Can you believe it’s only the second quilted project Marnie’s sewn and machine quilted?Yowza!

I’m throwing in my version below so you can see that Santa Smiles tree skirt can be interpreted in classic and novel ways.

Pattern-J:  Santa Smiles by Jennifer

Giveaway Results Here

Definitely, keep Kleenex handy when you read the comments from my Tuesday post. You are all generous, loving, wonderful quilters and I sniffled my way through all your stories. Do you suppose we could create a peaceful world if we gave handmade quilts to everyone? “Here ya go, wrap up in this beautiful quilt and take it down a notch or three!”

Congratulations to Annette R., Diane Linker, and Sheila at License to Quilt, the winners of the Heart Strings pattern.

Add a stitch for a better world . . . Peace Out! Image-J:  Peace Out








See How a Quilt Design Evolves–The Many Faces of “Heartstrings” + Giveaway

Quilt-J:  Original Heart Strings Quilt

Quilt-J:  Heartstrings featured in The Quilt Life1-Giveaway IconNot so long ago I spearheaded a group project for a member of my quilting/dining group–she’d lost her mother and we wanted to give her a quilted hug. It was such a beautiful shared experience that I wrote about it for the February 2012 issue of  The Quilt Life and called the quilt Heart Strings.

 The Other Faces of Heart Strings 

Some time after that, our original SHWS quartet of Christie, Darra, Laura, and I made another version of Heart Strings for our very dear tech-savvy blog helper Michelle. She had had to say good-bye to her mother after a lengthy illness and we wanted to gather her up in a big group hug. It’s difficult to discern from a distance, but Heart Strings #2 is embellished with a stitched tree and flitting hummingbirds, the deft handiwork of long-arm quilter Marla Monson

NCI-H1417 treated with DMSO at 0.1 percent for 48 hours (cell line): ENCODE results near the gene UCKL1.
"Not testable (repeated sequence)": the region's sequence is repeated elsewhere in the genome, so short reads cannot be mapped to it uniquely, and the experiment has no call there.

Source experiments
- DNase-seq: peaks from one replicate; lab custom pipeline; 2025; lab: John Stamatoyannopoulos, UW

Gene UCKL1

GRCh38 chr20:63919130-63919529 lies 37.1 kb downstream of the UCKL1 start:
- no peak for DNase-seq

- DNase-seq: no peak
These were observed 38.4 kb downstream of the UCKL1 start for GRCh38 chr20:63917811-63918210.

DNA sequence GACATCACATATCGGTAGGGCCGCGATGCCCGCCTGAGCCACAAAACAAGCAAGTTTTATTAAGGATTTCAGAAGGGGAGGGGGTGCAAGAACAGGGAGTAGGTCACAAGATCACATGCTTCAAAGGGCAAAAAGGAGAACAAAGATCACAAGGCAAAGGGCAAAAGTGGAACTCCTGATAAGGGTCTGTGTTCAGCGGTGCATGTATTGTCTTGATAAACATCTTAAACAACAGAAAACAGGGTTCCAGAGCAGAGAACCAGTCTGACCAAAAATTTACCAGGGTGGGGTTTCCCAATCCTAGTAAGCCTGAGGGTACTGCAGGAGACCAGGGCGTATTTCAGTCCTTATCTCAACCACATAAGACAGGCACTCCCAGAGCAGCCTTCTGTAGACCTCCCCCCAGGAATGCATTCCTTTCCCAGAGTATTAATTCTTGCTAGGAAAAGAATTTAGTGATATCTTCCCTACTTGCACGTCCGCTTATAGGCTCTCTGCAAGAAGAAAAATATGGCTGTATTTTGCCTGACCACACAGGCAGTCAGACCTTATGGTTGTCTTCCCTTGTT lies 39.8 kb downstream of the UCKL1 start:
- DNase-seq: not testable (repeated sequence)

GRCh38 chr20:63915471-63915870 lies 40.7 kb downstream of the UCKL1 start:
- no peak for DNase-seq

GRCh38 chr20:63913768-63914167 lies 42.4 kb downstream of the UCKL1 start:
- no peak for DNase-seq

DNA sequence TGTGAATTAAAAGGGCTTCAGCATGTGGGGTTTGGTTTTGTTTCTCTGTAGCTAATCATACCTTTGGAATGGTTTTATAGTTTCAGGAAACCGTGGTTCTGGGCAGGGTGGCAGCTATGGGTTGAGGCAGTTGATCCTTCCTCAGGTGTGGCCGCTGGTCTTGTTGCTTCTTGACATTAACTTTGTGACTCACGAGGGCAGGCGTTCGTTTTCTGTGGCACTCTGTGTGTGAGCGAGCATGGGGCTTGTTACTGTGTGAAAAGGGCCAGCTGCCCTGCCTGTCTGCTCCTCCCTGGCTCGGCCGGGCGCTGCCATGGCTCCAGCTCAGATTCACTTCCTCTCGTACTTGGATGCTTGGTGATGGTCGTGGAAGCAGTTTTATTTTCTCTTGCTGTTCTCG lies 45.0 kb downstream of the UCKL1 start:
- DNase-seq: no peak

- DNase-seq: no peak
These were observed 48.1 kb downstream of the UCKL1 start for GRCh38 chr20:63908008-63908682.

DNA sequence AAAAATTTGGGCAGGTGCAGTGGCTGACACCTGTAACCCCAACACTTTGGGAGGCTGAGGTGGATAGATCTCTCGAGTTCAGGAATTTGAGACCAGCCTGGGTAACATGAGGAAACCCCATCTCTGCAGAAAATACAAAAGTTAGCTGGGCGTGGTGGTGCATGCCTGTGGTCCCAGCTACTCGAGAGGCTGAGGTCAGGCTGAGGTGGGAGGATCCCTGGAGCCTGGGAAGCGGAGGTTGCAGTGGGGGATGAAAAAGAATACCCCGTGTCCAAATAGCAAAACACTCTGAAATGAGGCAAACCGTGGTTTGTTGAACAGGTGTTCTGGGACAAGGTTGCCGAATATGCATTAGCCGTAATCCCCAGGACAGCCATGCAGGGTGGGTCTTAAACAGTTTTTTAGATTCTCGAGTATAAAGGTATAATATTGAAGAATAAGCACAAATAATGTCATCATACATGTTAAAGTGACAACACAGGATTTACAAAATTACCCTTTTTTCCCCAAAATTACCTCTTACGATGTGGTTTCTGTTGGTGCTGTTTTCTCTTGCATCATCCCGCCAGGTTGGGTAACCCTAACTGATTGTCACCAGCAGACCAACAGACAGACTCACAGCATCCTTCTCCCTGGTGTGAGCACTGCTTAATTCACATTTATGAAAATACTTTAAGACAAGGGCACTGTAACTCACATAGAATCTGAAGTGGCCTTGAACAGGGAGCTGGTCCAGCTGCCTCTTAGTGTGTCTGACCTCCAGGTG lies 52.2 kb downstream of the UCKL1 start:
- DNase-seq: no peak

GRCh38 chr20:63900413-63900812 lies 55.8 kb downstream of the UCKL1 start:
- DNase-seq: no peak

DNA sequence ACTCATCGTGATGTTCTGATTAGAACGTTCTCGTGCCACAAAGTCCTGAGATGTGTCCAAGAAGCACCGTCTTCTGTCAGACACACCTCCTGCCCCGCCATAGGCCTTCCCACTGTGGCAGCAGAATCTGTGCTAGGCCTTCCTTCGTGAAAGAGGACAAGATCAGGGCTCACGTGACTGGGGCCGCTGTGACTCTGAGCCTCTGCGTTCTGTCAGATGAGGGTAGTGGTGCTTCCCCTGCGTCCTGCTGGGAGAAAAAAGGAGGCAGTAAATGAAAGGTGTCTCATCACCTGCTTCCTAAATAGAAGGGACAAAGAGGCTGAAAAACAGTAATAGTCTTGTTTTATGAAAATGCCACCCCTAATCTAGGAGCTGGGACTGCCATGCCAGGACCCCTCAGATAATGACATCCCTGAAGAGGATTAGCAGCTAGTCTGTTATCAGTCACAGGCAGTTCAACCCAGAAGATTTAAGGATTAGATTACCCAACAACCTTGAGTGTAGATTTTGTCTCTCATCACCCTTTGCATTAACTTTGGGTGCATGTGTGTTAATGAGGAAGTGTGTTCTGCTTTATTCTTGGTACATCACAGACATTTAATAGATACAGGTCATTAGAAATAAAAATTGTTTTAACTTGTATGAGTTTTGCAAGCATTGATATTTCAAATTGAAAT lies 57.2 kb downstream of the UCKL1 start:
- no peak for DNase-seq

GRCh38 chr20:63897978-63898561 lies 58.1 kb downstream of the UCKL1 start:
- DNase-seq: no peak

Quilt-J:  Heart Strings hanging at Quilting in the Garden
Heart Strings #2 featured in the 2012 Quilting in the Garden exhibition, Livermore, California.

Then, just this year, as I was reading the June 2014 issue of The Quilt Life, I found a Letter to the Editor from a reader named Carol Findling who wrote about making a version of Heart Strings with her group for a friend who needed support after losing a daughter. They finished their version in three weeks to surprise her:  Heart Strings #3.

Is there more? Of course. My buddy Cyndy Rymer and I share more than a love of quilting, we also share a gynecologist:  a rare and wonderful physician who dropped the obstetrics end of the business to focus on women of a certain age. I don’t know how many locals she’s pulled from the brink of hormonal madness and other malevolent afflictions, but the numbers are legion and our admiration for her is profound and enduring.

Well, the sad news is that sometimes even healers need healing. She’s closing her practice to undergo intense cancer treatment. Cyndy and I cannot sever our connection to her without expressing our love and heartfelt wishes for her recovery. What else can we do but make her a quilt imbued with positive, healing thoughts?